On May 15, 2015, the federal government announced that it will commit to reducing its greenhouse gas emissions by 30 per cent below 2005 levels by 2030. New regulations for Canada's oil and gas sector, as well as regulations on natural gas electrical plants, will be introduced. Canada's Environment Minister, Leona Aglukkaq, stated that she will be meeting with provincial environment ministers in June to discuss potential avenues to reduce emissions.
The 30 per cent target is a significant increase over Canada’s current target to reduce emissions by 17 per cent below 2005 levels by 2020. To put the 30 per cent reduction into perspective, according to recent reports, Canada will have to reduce its emissions from the 726 megatons emitted in 2013 to 515 megatons in 2030 in order to meet its target. In comparison, the United States has pledged to cut its emissions by 26 to 28 per cent from 2005 levels by 2025. Additionally, Mexico has pledged to cut emissions by 25 per cent by 2030 and the European Union has agreed to reduce its emissions on 1990 levels by 40 per cent by 2030.
To meet its goal, Canada will have to rely heavily on the provinces to reduce emissions within their own boundaries. Ontario recently set its own 2030 target of a 37 per cent reduction from 1990 levels, while British Columbia had previously committed to a 33 per cent reduction from 2007 levels by 2020. In Alberta, the oil and gas industry anxiously awaits the changes in climate change policy promised by the new NDP government, including possible cancellation of the carbon capture and storage program and phasing out of coal fired electricity generation. Alberta is the number one greenhouse gas emitter amongst the provinces, with 267 megatons emitted in 2013. This figure is expected to rise to nearly 300 megatons by 2020.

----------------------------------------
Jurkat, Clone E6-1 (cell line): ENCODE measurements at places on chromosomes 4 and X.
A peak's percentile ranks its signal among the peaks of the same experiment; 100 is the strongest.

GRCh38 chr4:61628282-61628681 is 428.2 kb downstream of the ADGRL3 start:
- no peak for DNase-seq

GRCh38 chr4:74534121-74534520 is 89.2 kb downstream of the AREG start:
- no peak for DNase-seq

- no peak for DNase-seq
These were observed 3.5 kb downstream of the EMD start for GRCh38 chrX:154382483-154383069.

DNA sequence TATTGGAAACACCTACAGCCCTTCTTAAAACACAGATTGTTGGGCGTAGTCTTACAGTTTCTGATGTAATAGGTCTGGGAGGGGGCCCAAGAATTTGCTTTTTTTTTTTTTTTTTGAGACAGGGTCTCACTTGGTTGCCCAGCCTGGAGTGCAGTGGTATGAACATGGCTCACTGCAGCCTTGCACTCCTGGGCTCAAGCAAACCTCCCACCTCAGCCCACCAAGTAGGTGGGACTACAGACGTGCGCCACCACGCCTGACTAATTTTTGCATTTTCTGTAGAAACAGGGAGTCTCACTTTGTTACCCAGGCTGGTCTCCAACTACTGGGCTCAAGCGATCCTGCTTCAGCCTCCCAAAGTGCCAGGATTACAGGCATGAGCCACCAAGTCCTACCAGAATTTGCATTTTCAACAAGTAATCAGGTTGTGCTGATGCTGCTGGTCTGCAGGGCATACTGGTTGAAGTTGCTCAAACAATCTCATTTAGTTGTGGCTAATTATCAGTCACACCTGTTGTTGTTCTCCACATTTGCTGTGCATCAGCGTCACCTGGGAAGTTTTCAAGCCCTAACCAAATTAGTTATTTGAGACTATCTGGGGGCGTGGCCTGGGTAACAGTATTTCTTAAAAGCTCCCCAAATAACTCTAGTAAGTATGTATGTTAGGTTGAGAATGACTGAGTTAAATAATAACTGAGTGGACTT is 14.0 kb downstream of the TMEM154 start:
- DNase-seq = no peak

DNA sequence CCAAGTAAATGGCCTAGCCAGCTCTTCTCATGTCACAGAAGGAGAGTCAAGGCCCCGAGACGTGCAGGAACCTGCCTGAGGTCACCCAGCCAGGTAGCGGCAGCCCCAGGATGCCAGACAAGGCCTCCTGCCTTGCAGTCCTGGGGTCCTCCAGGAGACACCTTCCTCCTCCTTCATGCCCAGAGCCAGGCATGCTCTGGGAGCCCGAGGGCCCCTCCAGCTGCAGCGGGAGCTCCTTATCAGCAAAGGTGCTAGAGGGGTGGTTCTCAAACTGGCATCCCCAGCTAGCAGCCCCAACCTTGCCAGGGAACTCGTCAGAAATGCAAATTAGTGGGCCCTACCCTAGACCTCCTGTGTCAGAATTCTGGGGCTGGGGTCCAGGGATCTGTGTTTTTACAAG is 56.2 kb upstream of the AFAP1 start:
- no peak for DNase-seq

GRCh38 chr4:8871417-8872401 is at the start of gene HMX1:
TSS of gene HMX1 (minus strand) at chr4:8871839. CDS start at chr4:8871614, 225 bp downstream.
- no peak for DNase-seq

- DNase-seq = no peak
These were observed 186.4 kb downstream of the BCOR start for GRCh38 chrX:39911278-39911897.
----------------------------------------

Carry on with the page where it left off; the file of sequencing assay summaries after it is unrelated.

Notably, on June 2, 2015, Alberta's newly enacted Environment Minister announced that new climate-change regulations would be introduced by the end of June. Details remain to be seen, but an increase in the current $15-a-tonne levy for carbon emissions from major industries is expected.
Whether Canada can hit its new target remains to be seen. According to Environment Canada, Canada's emissions are actually projected to increase slightly between 2015 and 2020, when they are projected to reach 727 megatons. There is no question, however, that Canada’s emission target will continue to gain international and domestic scrutiny, particularly with the upcoming G7 conference in Germany on June 7 and 8, 2015, and the United Nations Climate Change Conference being held in Paris in late November, 2015.
Lawson Lundell's Environmental, Indigenous and Natural Resources Blog focuses on environmental, indigenous and natural resources law, as well as related litigation. Included are summaries of significant cases from Canadian appellate courts, changes in the legal framework governing resource development including energy and climate change policy, and key decisions from the more influential regulatory bodies in Canada.
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